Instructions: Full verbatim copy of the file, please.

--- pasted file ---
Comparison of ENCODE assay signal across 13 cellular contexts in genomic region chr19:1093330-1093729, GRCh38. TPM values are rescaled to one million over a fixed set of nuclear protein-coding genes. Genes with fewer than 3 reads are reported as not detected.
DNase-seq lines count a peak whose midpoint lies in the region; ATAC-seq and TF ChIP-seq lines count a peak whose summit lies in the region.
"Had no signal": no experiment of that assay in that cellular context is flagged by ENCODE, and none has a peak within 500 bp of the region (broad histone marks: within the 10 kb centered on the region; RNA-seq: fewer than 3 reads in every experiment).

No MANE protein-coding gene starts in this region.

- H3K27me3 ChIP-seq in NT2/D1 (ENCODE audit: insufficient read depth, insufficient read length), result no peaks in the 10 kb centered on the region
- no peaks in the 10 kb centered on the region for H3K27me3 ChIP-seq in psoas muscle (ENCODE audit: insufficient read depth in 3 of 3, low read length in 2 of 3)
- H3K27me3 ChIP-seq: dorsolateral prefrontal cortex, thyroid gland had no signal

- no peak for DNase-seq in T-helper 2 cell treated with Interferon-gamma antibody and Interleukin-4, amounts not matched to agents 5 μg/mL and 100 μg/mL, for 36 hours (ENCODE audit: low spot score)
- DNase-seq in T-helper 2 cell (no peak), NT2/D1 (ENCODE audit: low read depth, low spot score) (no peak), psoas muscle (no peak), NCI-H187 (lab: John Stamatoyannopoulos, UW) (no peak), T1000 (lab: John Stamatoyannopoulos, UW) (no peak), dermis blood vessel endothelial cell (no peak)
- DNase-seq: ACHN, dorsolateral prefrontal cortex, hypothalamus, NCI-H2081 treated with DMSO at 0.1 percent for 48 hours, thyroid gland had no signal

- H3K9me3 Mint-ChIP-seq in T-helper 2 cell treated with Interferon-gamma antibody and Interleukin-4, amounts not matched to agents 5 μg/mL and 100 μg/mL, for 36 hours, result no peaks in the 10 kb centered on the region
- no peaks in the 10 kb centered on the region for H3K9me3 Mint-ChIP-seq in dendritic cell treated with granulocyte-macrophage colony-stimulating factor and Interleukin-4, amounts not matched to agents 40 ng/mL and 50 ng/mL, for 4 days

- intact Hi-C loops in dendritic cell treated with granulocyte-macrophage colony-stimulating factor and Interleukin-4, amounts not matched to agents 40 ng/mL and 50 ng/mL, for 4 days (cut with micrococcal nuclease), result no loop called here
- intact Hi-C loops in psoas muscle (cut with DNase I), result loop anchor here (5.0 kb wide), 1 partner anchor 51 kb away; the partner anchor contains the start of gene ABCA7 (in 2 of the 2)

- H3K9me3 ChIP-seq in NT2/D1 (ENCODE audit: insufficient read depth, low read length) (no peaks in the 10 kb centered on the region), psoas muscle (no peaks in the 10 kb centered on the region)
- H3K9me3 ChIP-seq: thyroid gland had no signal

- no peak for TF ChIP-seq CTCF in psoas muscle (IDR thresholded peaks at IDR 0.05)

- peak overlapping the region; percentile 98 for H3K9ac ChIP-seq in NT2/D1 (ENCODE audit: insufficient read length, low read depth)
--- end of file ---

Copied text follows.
Comparison of ENCODE assay signal across 13 cellular contexts in genomic region chr19:1093330-1093729, GRCh38. TPM values are rescaled to one million over a fixed set of nuclear protein-coding genes. Genes with fewer than 3 reads are reported as not detected.
DNase-seq lines count a peak whose midpoint lies in the region; ATAC-seq and TF ChIP-seq lines count a peak whose summit lies in the region.
"Had no signal": no experiment of that assay in that cellular context is flagged by ENCODE, and none has a peak within 500 bp of the region (broad histone marks: within the 10 kb centered on the region; RNA-seq: fewer than 3 reads in every experiment).

No MANE protein-coding gene starts in this region.

- H3K27me3 ChIP-seq in NT2/D1 (ENCODE audit: insufficient read depth, insufficient read length), result no peaks in the 10 kb centered on the region
- no peaks in the 10 kb centered on the region for H3K27me3 ChIP-seq in psoas muscle (ENCODE audit: insufficient read depth in 3 of 3, low read length in 2 of 3)
- H3K27me3 ChIP-seq: dorsolateral prefrontal cortex, thyroid gland had no signal

- no peak for DNase-seq in T-helper 2 cell treated with Interferon-gamma antibody and Interleukin-4, amounts not matched to agents 5 μg/mL and 100 μg/mL, for 36 hours (ENCODE audit: low spot score)
- DNase-seq in T-helper 2 cell (no peak), NT2/D1 (ENCODE audit: low read depth, low spot score) (no peak), psoas muscle (no peak), NCI-H187 (lab: John Stamatoyannopoulos, UW) (no peak), T1000 (lab: John Stamatoyannopoulos, UW) (no peak), dermis blood vessel endothelial cell (no peak)
- DNase-seq: ACHN, dorsolateral prefrontal cortex, hypothalamus, NCI-H2081 treated with DMSO at 0.1 percent for 48 hours, thyroid gland had no signal

- H3K9me3 Mint-ChIP-seq in T-helper 2 cell treated with Interferon-gamma antibody and Interleukin-4, amounts not matched to agents 5 μg/mL and 100 μg/mL, for 36 hours, result no peaks in the 10 kb centered on the region
- no peaks in the 10 kb centered on the region for H3K9me3 Mint-ChIP-seq in dendritic cell treated with granulocyte-macrophage colony-stimulating factor and Interleukin-4, amounts not matched to agents 40 ng/mL and 50 ng/mL, for 4 days

- intact Hi-C loops in dendritic cell treated with granulocyte-macrophage colony-stimulating factor and Interleukin-4, amounts not matched to agents 40 ng/mL and 50 ng/mL, for 4 days (cut with micrococcal nuclease), result no loop called here
- intact Hi-C loops in psoas muscle (cut with DNase I), result loop anchor here (5.0 kb wide), 1 partner anchor 51 kb away; the partner anchor contains the start of gene ABCA7 (in 2 of the 2)

- H3K9me3 ChIP-seq in NT2/D1 (ENCODE audit: insufficient read depth, low read length) (no peaks in the 10 kb centered on the region), psoas muscle (no peaks in the 10 kb centered on the region)
- H3K9me3 ChIP-seq: thyroid gland had no signal

- no peak for TF ChIP-seq CTCF in psoas muscle (IDR thresholded peaks at IDR 0.05)

- peak overlapping the region; percentile 98 for H3K9ac ChIP-seq in NT2/D1 (ENCODE audit: insufficient read length, low read depth)